This project was done in the middle of 2008. I thought it’d be a nice opener for the blog.
This image was created to be a gift for my wife’s Kumu Hula (or Hula Master-Teacher) Patrick Makuakane. In Hula there is an important connection that is formed between the teachers and the students. In honor of that lineage that is passed down through the generations, the image shows Kumu Robert Cazamero and Kumu Auntie May Klein who were both Patrick’s teachers and provided him with much inspiration.
Having decided on the subject, I first worked out a drawing through thumbnails, which resulted in this drawing.
The next step was to put in the initial washes. Warmer tones were used for the Robert Cazamero, and cooler tones for Auntie May Klein to show that Robert is in the present tense, and May was in the past.
Now the painting started to take off, and detail was added. This is the really fun part! First I worked the foreground then the mid-ground, all the while developing the background.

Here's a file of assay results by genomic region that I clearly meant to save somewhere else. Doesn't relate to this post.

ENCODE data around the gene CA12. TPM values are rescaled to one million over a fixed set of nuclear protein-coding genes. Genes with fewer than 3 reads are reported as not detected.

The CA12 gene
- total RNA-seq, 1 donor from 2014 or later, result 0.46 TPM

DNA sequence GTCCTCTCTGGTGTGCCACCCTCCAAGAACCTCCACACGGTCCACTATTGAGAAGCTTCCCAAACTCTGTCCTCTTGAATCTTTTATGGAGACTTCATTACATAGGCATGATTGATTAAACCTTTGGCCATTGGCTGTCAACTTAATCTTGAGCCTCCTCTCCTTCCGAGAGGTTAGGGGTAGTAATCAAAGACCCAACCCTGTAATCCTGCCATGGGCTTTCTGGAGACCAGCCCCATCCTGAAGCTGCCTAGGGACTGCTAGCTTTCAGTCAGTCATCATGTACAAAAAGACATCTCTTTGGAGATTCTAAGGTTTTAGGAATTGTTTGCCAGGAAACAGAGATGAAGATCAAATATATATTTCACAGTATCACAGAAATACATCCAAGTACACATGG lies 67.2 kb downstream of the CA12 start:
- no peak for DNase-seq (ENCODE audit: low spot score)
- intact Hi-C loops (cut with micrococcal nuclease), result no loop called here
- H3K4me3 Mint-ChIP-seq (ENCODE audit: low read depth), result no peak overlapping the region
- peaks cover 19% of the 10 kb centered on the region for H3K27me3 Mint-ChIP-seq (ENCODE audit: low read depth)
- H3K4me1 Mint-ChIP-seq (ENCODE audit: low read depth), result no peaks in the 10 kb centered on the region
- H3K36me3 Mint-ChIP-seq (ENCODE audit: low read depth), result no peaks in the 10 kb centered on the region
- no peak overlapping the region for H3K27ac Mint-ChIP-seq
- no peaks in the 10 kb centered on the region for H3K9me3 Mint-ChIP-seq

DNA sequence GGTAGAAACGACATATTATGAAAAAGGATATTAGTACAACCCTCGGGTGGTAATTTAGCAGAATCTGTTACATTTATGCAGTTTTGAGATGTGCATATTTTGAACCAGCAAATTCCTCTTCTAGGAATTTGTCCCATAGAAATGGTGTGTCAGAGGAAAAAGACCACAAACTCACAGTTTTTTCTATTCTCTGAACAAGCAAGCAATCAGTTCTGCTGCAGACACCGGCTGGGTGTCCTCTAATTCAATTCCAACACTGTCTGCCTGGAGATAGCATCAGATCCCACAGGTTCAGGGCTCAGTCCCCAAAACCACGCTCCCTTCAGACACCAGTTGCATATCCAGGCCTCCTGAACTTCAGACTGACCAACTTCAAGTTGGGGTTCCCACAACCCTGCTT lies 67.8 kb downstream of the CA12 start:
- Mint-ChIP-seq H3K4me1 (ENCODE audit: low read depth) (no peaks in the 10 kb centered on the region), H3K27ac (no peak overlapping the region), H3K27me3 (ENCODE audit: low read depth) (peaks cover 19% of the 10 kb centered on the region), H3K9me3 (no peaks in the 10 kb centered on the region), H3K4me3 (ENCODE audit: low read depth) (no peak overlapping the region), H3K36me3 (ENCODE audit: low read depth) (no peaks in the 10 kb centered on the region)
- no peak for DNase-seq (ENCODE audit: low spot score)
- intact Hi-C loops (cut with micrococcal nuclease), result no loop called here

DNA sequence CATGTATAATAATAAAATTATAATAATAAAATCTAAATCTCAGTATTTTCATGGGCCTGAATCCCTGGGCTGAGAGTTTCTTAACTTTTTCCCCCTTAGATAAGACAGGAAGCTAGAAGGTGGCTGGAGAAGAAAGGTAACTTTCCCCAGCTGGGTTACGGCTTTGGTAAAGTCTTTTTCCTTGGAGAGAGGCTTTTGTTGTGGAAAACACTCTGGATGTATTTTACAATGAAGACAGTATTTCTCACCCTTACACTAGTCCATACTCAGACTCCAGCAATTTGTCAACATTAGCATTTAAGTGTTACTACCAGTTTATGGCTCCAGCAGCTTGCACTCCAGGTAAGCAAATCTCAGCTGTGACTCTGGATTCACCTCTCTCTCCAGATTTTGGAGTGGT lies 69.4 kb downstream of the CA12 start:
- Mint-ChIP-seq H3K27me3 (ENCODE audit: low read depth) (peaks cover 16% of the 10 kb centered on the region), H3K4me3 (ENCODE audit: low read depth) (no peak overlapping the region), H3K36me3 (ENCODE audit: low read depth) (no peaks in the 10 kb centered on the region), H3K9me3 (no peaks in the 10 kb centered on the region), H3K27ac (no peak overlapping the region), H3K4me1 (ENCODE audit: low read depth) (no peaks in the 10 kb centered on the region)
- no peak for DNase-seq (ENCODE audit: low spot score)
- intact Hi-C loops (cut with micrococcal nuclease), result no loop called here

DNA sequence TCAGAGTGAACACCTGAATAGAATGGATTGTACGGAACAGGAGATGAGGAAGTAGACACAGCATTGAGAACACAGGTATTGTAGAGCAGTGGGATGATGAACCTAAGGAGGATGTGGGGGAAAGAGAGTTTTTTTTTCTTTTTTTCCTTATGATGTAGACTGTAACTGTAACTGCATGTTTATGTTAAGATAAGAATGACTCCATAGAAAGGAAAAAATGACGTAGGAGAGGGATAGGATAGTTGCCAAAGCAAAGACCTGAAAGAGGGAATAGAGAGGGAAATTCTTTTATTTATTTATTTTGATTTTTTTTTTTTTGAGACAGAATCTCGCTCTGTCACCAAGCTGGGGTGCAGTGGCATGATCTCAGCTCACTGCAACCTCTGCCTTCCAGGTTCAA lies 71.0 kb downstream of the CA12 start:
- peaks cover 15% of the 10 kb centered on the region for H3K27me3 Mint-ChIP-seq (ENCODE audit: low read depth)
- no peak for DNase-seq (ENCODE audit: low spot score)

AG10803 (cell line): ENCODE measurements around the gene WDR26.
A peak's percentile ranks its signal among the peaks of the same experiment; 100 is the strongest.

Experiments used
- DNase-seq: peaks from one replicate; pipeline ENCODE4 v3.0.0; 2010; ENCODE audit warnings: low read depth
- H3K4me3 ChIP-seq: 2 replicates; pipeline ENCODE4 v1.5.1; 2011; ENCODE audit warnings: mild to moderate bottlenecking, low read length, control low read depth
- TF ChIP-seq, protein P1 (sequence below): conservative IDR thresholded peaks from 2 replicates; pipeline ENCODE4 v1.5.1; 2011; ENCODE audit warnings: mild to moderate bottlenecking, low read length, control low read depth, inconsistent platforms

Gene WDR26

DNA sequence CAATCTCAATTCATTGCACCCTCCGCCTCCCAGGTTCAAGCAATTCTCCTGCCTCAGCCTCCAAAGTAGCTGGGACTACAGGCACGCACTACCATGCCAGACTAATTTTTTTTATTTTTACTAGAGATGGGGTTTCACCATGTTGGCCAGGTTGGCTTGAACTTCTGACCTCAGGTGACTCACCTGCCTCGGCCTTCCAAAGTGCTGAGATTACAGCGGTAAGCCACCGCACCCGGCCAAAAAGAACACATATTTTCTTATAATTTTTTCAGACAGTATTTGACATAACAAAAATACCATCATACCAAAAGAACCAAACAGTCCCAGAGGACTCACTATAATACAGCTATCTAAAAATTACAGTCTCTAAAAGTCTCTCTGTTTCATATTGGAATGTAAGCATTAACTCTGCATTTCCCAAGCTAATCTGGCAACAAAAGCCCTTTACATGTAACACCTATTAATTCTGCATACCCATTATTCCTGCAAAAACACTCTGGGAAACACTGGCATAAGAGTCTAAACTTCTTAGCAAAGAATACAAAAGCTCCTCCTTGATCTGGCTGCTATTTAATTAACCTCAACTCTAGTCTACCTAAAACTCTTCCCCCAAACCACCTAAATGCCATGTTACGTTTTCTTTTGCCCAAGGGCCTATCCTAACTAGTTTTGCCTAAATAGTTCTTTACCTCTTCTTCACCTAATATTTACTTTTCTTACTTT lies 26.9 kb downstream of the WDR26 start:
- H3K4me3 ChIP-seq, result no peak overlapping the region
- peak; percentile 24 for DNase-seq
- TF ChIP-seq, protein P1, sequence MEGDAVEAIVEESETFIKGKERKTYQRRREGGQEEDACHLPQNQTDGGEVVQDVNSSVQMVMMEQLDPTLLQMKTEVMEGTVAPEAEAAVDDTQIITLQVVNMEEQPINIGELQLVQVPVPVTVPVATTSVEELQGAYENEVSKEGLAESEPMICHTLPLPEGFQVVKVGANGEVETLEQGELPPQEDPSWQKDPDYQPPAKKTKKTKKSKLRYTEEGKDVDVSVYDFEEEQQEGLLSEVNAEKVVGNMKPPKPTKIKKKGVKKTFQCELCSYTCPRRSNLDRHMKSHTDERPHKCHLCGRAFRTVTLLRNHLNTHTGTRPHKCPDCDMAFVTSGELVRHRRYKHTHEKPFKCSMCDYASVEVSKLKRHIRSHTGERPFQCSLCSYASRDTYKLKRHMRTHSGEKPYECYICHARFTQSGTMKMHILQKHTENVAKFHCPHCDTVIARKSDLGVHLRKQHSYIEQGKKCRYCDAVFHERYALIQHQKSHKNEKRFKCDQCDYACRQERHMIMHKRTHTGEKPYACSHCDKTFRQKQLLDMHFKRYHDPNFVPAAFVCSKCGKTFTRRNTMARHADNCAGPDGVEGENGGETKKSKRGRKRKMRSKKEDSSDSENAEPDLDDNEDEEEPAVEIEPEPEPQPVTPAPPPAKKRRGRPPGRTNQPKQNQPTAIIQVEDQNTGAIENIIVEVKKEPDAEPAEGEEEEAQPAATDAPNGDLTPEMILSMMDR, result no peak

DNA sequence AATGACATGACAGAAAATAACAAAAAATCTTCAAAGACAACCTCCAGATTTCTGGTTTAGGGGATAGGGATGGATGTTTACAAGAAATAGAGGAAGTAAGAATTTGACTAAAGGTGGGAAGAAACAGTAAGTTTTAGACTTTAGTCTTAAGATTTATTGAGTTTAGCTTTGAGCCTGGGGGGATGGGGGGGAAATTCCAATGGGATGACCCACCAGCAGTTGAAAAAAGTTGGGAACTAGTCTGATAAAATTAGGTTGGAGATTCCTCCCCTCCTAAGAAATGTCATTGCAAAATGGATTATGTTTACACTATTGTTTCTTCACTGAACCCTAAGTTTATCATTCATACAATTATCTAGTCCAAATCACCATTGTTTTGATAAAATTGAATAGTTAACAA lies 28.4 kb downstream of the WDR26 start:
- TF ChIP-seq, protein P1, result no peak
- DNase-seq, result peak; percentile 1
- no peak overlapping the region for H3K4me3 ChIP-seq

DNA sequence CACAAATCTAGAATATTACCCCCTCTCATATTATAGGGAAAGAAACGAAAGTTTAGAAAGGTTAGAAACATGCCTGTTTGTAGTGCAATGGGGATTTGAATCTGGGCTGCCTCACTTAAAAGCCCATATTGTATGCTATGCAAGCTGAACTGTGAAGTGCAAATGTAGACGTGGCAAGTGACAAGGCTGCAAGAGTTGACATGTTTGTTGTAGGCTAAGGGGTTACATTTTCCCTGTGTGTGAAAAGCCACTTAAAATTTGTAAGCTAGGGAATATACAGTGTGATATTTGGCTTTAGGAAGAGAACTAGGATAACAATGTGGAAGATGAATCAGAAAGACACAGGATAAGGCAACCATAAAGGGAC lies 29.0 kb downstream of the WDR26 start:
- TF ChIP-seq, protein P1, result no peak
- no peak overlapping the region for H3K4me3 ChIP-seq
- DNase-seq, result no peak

As the painting came to a finished state, it looked like this.
This is where it gets interesting. When a painting is to that finished state, there is usually a time where I just look at it. For this purpose I have a little easel. As I was bringing the painting back into the studio to prepare it for delivery, I had in one had the little easel, and in the other hand a glass of pomegranate juice (which I love so much.) It was like a slow motion scene in a movie, the board began to fall off the easel, and I reflexivley reached to catch it with my other hand… the one with the juice in it.
A period of time passed where nothing but profanities spewed forth.
I then got onto the task of recovery. With less than 2 hours to go before it was to be presented a good portion of the painting was sliding off with the pomegranate juice. There are moments in life where our past comes back to us and it seems as though it had been for this specific reason, to right now aid us. And this is the case with my first job out of High School as a photo retoucher (yes in the era known as PPS, Pre-Photo Shop.)